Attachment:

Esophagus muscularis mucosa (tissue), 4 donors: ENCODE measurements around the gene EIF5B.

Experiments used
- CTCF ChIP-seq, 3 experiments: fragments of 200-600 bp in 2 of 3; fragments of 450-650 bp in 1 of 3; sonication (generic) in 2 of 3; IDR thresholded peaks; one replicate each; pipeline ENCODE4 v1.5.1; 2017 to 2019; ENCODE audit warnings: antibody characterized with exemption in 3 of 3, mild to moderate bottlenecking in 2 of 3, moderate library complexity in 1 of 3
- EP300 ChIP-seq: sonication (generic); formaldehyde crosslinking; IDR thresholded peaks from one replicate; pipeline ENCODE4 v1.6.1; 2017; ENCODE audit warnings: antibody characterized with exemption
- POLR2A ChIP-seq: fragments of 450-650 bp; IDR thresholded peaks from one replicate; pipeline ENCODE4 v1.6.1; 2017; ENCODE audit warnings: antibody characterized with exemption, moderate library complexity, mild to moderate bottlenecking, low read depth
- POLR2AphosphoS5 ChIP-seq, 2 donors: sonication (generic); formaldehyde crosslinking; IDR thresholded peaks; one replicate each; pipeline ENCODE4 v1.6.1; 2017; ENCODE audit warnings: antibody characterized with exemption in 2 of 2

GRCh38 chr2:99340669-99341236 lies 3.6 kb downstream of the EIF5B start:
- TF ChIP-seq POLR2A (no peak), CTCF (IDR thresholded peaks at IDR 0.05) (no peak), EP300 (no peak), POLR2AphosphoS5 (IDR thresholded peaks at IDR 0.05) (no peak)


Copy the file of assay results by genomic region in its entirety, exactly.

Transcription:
Esophagus muscularis mucosa (tissue), 4 donors: ENCODE measurements around the gene EIF5B.

Experiments used
- CTCF ChIP-seq, 3 experiments: fragments of 200-600 bp in 2 of 3; fragments of 450-650 bp in 1 of 3; sonication (generic) in 2 of 3; IDR thresholded peaks; one replicate each; pipeline ENCODE4 v1.5.1; 2017 to 2019; ENCODE audit warnings: antibody characterized with exemption in 3 of 3, mild to moderate bottlenecking in 2 of 3, moderate library complexity in 1 of 3
- EP300 ChIP-seq: sonication (generic); formaldehyde crosslinking; IDR thresholded peaks from one replicate; pipeline ENCODE4 v1.6.1; 2017; ENCODE audit warnings: antibody characterized with exemption
- POLR2A ChIP-seq: fragments of 450-650 bp; IDR thresholded peaks from one replicate; pipeline ENCODE4 v1.6.1; 2017; ENCODE audit warnings: antibody characterized with exemption, moderate library complexity, mild to moderate bottlenecking, low read depth
- POLR2AphosphoS5 ChIP-seq, 2 donors: sonication (generic); formaldehyde crosslinking; IDR thresholded peaks; one replicate each; pipeline ENCODE4 v1.6.1; 2017; ENCODE audit warnings: antibody characterized with exemption in 2 of 2

GRCh38 chr2:99340669-99341236 lies 3.6 kb downstream of the EIF5B start:
- TF ChIP-seq POLR2A (no peak), CTCF (IDR thresholded peaks at IDR 0.05) (no peak), EP300 (no peak), POLR2AphosphoS5 (IDR thresholded peaks at IDR 0.05) (no peak)